Master’s research scholarship

Graduate student wins nationally competitive funds



Cheyne Springbett, biology master’s student, received first place in the American Academy of Underwater Sciences (AAUS) student scholarship research award. He received the funding to support his research on the burrowing behavior of octopuses, specifically Muusoctopus leioderma. 

In April, AAUS is hosting an annual symposium in Florida where Springbett will now present his research with the help of the awarded funds. Springbett plans to use the money to cover the cost of both conducting and presenting his research, including traveling expenses. 

“There’s a certain amount of accomplishment from winning a big national scholarship like that which can help open others doors for me and spread my research around,” Springbett said. Though Springbett didn’t expect to win the scholarship, he is pleased with the new opportunities it has opened up for him to show others what he has learned about octopuses. 

Walla Walla University is a member of AAUS through the scientific diving program which played a large role in Springbett’s research. The scholarship application process involved summarizing his research interests, his plan to use the money, and his research’s alignment with AAUS values. 

Kirt Onthank, biology professor and Springbett’s advisor, said, “[Springbett] is interested in science communication which has led him to be a good writer, especially to people outside of his area of expertise or to non-experts. That probably aided him quite a bit in writing a really good proposal that struck readers on why this research is important.”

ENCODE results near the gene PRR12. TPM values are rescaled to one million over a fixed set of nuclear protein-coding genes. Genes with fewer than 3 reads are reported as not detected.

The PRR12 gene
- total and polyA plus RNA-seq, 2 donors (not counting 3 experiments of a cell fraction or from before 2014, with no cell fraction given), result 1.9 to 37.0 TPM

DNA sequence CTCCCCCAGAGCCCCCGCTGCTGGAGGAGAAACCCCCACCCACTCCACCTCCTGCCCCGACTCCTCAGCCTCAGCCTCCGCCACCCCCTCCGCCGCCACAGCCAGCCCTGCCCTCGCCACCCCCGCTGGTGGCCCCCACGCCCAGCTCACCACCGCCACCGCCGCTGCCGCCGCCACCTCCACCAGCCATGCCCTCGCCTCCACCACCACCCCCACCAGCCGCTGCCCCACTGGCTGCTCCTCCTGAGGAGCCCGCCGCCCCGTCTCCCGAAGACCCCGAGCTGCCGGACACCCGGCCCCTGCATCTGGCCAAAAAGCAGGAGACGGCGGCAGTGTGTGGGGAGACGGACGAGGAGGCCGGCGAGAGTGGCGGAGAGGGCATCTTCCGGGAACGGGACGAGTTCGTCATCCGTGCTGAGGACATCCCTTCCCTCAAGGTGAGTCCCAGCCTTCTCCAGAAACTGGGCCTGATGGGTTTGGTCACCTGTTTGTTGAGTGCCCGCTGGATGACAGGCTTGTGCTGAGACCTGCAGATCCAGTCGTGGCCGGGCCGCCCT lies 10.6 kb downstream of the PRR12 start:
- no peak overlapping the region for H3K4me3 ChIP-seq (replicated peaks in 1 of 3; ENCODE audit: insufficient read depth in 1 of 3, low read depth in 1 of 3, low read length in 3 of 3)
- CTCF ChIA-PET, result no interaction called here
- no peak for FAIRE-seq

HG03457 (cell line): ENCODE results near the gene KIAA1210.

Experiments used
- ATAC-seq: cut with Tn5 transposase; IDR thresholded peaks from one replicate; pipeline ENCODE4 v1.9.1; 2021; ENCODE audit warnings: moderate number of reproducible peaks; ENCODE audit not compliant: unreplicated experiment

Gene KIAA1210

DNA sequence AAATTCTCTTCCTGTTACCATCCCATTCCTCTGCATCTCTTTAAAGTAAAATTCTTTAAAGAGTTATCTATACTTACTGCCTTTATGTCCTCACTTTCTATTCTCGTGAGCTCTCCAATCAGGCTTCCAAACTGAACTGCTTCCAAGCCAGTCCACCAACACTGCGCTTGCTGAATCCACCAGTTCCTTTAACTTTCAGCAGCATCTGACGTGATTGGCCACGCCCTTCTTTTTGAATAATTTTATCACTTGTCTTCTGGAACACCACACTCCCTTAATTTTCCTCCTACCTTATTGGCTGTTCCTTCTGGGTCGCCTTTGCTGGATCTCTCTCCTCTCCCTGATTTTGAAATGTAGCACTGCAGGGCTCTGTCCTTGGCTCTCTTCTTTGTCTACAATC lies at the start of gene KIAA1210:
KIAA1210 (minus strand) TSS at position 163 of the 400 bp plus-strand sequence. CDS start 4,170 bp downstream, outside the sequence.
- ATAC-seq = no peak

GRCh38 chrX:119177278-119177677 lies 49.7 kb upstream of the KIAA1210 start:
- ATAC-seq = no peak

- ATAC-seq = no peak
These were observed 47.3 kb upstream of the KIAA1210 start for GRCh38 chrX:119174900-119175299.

Springbett will be attending the Society of Integrative and Comparative Biology (SICB) conference in January to share his research findings. He is excited because he is “studying pretty novel behavior about a charismatic species and there’s just a lot of interesting things to learn about them.” 

To learn more about WWU’s graduate biology program, visit

Posted on October 19, 2022. 

Portrait of Cheyne Springbett
Cheyne Springbett is on his second year of graduate school at WWU.
Photo of scuba diver
Scientific scuba diving was key to Springbett's research at Rosario.
Photo of octopus
The species Springbett is studying is Muusoctopus leioderma.